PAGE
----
“I think if any Englishman married a Hindoo or a Mohamedan girl, after the customs and beliefs of her sect, and in the good faith that such a marriage would be binding on him—why! have not many of our old dignitaries done this and lived happily all their lives?—and many others—. What a grand effect had the marriage of Akbar to a Rajpoot princess over the people at large!…but… I am putting the case hypothetically. I don’t suppose it will ever be; but for all that there is many a Hindoo girl like Seeta, who would be an ornament and blessing to any man…though perhaps it is best, after all, that it is not attainable…because of our social prejudices, which you and I can’t overcome…because our perceptions are narrowed with our isolated positions…and because if a man, one of us, married a native lady—married I say—he must exclude himself from society, which would require a strong mind. ”
“Then the thing is impossible, Philip?”
“I did not say that, ” he replied.
(Colonel Meadows Taylor, Seeta, 1872:87)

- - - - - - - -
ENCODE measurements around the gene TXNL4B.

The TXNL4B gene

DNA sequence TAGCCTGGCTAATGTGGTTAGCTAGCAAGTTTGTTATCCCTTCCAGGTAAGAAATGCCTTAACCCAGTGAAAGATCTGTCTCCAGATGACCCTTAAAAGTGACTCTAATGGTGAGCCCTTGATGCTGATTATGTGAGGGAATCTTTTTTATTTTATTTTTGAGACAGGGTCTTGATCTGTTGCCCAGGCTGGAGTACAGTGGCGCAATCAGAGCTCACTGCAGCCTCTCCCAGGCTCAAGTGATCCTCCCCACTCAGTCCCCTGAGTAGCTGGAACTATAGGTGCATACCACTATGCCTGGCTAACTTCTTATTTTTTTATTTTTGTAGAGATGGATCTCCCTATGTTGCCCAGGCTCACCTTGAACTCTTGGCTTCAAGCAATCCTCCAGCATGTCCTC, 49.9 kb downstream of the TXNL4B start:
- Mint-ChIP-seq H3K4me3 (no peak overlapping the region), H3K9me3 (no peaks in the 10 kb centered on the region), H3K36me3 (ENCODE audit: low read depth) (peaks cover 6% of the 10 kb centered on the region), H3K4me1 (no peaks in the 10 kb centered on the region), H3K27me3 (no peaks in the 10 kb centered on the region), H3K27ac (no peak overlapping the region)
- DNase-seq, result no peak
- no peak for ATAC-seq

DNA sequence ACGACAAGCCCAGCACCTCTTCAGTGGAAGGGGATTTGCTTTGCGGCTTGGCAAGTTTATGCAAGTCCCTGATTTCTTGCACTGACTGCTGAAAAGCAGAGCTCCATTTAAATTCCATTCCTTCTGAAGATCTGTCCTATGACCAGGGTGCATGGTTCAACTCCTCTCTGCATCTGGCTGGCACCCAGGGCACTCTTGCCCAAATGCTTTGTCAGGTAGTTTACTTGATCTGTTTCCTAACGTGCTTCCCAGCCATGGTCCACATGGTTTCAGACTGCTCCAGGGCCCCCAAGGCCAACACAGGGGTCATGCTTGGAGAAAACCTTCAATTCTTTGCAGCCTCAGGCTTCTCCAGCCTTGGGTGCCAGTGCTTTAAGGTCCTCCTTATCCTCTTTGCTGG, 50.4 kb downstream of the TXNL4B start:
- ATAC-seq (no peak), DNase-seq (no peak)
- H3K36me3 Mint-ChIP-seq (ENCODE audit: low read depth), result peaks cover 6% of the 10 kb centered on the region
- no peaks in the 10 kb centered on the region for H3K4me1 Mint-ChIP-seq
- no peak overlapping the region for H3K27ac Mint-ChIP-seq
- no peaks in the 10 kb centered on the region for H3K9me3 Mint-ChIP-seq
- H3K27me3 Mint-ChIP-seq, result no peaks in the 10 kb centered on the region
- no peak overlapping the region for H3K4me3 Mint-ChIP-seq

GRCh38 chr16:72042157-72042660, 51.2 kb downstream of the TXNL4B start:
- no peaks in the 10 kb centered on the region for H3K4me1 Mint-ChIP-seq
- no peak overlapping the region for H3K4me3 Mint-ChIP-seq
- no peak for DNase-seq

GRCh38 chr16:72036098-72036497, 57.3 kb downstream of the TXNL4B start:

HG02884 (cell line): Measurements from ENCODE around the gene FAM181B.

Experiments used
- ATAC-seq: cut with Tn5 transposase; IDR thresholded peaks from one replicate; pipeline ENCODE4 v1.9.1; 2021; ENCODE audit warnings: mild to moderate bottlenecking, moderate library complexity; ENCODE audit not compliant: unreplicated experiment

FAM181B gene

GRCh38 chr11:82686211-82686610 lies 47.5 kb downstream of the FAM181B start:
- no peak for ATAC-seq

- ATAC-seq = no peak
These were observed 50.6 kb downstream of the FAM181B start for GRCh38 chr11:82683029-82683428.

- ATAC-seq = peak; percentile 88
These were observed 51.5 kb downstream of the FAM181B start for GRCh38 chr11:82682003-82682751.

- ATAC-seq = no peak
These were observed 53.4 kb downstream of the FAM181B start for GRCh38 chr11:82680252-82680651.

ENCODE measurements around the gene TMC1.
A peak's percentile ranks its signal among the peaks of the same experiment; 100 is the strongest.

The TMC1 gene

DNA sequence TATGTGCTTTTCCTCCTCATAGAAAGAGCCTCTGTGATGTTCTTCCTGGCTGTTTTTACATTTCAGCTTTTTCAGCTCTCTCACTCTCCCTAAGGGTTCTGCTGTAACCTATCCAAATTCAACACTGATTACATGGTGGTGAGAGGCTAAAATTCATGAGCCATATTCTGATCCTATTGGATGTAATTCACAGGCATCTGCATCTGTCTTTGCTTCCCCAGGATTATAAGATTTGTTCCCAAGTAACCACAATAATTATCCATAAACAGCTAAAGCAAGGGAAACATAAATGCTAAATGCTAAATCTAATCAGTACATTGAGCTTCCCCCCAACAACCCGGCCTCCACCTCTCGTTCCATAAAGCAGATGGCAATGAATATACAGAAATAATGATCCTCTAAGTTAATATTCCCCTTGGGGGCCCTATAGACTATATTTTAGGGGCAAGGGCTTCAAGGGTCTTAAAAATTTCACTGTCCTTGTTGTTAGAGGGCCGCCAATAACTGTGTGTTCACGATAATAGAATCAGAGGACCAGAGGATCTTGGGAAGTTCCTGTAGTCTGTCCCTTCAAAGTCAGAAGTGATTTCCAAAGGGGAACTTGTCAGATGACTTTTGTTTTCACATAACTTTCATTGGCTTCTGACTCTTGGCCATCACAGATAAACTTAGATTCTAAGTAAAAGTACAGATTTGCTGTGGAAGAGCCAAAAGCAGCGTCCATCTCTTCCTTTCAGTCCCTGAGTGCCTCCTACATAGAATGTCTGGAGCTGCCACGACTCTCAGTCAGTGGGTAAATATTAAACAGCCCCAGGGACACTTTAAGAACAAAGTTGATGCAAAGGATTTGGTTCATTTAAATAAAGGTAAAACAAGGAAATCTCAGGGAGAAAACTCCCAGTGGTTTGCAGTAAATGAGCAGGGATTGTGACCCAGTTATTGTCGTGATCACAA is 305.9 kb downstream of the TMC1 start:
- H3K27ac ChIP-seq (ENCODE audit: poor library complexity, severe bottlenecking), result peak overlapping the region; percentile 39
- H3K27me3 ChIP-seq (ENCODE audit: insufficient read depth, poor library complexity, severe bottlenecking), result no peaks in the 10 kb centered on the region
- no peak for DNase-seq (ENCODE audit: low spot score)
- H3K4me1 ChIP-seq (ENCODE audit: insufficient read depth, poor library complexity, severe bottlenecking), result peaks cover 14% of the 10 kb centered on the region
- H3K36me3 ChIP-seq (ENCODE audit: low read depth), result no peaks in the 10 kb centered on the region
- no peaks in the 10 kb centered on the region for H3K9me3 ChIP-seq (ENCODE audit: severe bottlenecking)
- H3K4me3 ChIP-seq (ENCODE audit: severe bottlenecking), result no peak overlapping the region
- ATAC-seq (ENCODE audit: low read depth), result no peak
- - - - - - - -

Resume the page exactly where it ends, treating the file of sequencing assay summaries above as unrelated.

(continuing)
This suggestive exchange between two Englishmen, Philip Mostyn and Cyril Brandon, from the novel Seeta, vividly brings to life the symbolic relationship between British and native women within the colonial gender system in the nineteenth century. The “Hindoo girl” whom they refer to is Seeta, a native widow and a witness at the trial of her husband’s murderer. Both Mostyn and Brandon, the judge and magistrate, are immediately struck by Seeta’s presence: “It was impossible for the judge not to be struck by her exceeding beauty and grace…. He had never seen such an Indian woman before…and could fully understand Cyril’s warm description of her after [his early] enquiries” (Taylor 1872:84). Thus, early in the novel, the scene is set for a rescue fantasy.